Wednesday night at York University in Toronto, members of the group Students Against Israeli Apartheid (SAIA) assaulted Jewish students attempting to attend a pro-Israel event at the university.
A group of Israeli Defence Forces (IDF) reservists came to York to speak to students and the public about their experiences in the army. This simple act caused the anti-Israel group on campus to conduct a “no killers on campus” campaign in which they not only disrupted the event but attempted to smear the reputation of multiple IDF soldiers by photoshopping them into violent situations.
Many protestors yelling in the hallways to “Free, Free Palestine” physically attacked ethnically Jewish people despite stating to be only against the Israeli government.
There were also loud chants of “Viva, Viva Intifada,” which is regularly referred to as calls for uprising and violence, notably seen on two occasions Israel in the multiple terror attacks committed by Palestinians against Israelis.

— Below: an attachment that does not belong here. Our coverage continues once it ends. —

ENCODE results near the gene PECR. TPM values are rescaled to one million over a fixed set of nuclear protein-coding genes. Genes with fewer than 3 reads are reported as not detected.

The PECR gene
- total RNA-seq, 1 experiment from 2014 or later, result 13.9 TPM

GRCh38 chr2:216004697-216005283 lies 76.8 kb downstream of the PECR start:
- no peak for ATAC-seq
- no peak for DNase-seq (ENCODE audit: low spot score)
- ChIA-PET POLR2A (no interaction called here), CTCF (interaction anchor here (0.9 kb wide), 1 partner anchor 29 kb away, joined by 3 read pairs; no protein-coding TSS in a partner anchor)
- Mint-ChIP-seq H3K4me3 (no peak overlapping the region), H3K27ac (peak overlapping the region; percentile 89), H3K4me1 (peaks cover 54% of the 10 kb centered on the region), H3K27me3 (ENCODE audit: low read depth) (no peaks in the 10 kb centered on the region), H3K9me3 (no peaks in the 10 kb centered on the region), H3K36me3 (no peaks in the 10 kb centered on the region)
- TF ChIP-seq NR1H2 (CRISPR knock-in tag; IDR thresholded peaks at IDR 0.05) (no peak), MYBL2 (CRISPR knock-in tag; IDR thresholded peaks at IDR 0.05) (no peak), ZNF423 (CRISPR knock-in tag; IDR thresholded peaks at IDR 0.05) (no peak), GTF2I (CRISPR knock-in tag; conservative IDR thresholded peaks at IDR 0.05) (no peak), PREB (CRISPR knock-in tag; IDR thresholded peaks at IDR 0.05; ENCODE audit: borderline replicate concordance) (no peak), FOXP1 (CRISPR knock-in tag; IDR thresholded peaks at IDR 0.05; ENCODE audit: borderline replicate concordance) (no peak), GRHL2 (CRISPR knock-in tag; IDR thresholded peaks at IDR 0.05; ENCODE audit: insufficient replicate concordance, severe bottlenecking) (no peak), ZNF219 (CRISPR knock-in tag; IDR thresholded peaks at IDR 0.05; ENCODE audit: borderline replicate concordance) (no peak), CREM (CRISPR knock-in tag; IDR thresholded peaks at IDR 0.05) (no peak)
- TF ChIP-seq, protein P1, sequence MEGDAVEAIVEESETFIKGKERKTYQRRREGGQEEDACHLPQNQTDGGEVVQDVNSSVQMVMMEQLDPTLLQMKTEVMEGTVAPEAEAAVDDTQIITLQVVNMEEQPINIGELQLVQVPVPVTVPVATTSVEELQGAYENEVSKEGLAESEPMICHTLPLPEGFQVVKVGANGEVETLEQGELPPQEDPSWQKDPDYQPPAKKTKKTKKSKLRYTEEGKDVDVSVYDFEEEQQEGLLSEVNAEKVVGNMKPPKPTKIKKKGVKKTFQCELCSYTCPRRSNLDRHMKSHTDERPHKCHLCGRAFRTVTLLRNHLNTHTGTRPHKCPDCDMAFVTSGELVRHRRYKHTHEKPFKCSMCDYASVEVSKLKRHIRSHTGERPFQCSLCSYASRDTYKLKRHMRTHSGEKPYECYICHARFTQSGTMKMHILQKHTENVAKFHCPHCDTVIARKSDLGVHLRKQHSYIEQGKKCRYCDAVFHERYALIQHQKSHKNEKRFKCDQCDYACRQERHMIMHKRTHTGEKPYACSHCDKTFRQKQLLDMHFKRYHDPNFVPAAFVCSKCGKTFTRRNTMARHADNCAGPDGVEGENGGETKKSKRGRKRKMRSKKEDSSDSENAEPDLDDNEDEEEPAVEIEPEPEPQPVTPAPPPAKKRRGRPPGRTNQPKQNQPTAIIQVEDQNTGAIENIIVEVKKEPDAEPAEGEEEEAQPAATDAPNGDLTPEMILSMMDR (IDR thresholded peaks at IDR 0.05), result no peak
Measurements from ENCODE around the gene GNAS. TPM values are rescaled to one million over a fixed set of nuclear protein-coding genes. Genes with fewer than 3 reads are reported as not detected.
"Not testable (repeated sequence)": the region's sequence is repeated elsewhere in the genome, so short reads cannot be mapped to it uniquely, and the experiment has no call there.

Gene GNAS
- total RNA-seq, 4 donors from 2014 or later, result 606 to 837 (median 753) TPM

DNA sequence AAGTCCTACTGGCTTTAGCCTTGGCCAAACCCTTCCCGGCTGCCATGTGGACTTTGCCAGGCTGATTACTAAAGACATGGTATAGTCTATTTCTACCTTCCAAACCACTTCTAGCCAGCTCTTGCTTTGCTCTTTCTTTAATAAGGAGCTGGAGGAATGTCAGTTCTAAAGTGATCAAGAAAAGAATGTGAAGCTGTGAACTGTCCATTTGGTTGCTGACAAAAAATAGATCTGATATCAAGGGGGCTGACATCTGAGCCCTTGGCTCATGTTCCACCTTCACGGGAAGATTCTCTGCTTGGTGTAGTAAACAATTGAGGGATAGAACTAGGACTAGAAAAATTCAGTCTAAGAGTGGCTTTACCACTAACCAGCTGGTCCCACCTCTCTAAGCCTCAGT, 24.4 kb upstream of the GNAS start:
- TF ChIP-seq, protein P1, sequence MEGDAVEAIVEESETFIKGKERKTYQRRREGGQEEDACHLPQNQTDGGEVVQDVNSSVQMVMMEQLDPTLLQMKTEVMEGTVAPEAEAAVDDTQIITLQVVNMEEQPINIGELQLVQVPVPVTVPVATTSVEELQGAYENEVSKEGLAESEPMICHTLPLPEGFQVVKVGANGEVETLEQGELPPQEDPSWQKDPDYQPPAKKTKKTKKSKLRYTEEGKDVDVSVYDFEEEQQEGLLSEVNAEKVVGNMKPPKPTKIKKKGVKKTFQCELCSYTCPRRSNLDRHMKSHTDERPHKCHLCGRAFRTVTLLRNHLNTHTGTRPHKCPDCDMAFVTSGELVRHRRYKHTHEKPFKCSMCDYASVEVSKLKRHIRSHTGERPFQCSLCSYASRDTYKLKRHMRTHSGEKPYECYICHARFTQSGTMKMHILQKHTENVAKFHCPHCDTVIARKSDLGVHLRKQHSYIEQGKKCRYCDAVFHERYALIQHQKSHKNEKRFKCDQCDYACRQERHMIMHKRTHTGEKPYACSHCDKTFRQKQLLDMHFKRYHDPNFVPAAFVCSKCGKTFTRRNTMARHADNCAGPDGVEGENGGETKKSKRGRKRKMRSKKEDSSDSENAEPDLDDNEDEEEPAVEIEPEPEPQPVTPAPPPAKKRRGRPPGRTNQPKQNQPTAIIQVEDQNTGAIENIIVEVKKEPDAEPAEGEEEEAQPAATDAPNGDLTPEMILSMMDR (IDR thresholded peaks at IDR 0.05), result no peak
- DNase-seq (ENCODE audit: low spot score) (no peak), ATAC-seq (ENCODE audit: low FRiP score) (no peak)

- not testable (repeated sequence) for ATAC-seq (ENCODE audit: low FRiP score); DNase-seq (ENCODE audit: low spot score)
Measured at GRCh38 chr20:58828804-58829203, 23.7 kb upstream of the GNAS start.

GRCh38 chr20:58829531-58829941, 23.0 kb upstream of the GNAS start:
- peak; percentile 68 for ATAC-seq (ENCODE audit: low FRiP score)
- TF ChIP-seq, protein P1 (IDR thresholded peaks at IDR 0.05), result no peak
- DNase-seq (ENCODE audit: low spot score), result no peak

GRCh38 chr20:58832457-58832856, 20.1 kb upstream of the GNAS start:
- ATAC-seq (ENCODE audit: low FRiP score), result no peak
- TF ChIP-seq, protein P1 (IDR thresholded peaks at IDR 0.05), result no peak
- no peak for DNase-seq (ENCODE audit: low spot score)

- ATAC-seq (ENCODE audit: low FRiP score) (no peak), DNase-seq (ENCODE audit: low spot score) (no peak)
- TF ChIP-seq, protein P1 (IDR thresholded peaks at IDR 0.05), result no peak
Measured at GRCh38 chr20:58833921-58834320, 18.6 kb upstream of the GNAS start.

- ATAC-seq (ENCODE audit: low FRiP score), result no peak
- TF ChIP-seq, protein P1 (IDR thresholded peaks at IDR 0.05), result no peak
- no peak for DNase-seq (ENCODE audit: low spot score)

Among the chanting protestors was Holocaust denier Nazih Khatatba, who has in the past glorified the 2014 massacre at the Jerusalem synagogue and considers Judaism a “terrorist religion.” It is not known whether or not Mr. Khatatba was specifically invited or not at this time.
Despite the breakout of violence, police and campus security were on scene to quickly end the assault and send away the violent protests to avoid any serious injury.
Some members and allies of SAIA, including a former NDP candidate in the recent federal election, telegraphed their aggressive actions against the IDF event on Twitter positioning themselves against even the platforming for a reservist for an intellectual discussion.
The SAIA has, in the past, been involved in many controversial events, including a recent talk where they implied that Israelis are involved in actions equivalent to the Holocaust. Connecting the Jewish state specifically to a genocide mainly against the Jewish people.
The International Holocaust Remembrance Alliance (IHRA)’s definition of anti-Semitism categorizes “drawing comparisons of contemporary Israeli policy to that of the Nazis” as meeting the threshold of being considered anti-Semitic.